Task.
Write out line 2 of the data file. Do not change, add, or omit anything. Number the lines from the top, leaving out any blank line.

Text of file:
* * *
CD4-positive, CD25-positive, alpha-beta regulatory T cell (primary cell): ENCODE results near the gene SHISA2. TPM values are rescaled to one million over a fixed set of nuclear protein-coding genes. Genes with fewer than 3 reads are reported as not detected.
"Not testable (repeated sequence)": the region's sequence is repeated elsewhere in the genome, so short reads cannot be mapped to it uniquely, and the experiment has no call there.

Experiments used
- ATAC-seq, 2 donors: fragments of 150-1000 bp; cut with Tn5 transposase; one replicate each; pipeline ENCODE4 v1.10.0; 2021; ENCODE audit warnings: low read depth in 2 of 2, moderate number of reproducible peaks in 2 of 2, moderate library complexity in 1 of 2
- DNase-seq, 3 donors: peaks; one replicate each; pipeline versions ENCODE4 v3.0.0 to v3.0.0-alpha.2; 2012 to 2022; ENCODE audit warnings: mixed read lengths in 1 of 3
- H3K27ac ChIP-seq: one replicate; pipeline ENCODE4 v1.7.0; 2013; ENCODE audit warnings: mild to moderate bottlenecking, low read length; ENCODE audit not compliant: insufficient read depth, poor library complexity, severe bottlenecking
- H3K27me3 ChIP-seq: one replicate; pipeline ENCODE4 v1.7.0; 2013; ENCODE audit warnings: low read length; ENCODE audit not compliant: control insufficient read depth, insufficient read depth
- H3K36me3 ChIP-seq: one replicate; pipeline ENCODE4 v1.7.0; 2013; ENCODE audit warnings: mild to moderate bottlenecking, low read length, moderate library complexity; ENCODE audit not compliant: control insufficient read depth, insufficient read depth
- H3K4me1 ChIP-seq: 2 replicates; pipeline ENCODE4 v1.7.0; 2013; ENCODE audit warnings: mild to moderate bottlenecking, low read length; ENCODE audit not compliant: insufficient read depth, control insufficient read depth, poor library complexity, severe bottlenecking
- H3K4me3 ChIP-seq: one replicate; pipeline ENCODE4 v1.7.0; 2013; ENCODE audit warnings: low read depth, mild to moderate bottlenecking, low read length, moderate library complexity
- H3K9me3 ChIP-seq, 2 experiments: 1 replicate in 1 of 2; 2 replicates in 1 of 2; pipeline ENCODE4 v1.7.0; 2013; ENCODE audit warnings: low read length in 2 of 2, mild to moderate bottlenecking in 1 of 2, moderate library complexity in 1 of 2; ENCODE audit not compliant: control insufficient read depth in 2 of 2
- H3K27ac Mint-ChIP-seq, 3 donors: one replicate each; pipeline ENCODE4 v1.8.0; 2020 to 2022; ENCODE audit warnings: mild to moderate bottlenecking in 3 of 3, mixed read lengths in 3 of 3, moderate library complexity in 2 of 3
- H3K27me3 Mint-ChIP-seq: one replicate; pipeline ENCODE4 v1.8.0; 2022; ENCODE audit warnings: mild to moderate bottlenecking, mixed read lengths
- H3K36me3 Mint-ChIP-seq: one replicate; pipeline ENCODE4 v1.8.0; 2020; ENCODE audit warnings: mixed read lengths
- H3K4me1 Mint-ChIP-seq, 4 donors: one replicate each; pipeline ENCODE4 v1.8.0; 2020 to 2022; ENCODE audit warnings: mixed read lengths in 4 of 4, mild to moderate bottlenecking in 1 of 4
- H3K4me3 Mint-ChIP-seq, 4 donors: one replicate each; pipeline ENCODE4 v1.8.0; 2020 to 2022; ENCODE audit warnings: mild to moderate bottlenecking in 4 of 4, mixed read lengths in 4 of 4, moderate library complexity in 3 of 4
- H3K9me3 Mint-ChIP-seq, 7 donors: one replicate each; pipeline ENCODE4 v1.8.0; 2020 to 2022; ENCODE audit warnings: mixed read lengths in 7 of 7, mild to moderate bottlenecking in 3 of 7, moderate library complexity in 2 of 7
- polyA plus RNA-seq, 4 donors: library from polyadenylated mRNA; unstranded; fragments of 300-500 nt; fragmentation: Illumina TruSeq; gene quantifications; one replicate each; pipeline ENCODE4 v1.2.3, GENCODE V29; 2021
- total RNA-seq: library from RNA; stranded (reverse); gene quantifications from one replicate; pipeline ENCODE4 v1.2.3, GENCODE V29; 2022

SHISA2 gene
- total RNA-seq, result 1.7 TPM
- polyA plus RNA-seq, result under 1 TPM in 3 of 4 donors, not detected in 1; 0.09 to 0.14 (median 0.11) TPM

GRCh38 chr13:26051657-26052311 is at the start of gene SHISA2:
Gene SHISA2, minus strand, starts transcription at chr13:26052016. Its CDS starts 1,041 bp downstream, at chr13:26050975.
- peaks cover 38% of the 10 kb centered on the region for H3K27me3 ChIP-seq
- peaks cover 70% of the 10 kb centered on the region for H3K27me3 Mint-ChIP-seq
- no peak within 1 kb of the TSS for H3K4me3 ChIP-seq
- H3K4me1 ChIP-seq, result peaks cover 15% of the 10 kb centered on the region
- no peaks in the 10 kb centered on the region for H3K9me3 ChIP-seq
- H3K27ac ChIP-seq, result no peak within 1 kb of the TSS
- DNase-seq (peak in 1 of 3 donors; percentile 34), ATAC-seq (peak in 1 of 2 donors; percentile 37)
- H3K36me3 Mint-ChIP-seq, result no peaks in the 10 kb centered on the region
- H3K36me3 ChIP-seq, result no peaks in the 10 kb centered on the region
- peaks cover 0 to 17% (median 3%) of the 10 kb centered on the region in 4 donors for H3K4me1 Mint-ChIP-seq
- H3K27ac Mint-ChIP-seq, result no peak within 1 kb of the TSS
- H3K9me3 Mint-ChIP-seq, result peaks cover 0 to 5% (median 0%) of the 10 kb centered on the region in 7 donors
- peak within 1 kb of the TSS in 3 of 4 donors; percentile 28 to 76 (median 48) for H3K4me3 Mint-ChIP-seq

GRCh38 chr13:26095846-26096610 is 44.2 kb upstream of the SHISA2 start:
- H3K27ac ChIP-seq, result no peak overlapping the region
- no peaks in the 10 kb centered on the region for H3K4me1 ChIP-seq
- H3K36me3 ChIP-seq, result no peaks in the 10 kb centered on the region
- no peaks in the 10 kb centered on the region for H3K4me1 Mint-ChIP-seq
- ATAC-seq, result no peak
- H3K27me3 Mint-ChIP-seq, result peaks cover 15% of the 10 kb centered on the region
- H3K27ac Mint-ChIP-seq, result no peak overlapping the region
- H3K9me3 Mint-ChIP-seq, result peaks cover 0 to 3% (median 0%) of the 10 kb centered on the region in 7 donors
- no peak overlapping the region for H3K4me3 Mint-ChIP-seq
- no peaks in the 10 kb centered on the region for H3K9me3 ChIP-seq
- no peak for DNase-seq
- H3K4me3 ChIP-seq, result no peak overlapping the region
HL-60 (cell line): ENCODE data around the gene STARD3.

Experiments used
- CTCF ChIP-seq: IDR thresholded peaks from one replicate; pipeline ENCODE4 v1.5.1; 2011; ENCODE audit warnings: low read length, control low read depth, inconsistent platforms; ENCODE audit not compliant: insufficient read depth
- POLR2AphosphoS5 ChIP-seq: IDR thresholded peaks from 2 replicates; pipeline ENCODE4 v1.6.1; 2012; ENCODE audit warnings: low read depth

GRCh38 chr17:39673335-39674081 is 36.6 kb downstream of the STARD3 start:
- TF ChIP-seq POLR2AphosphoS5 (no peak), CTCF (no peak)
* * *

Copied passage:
"Not testable (repeated sequence)": the region's sequence is repeated elsewhere in the genome, so short reads cannot be mapped to it uniquely, and the experiment has no call there.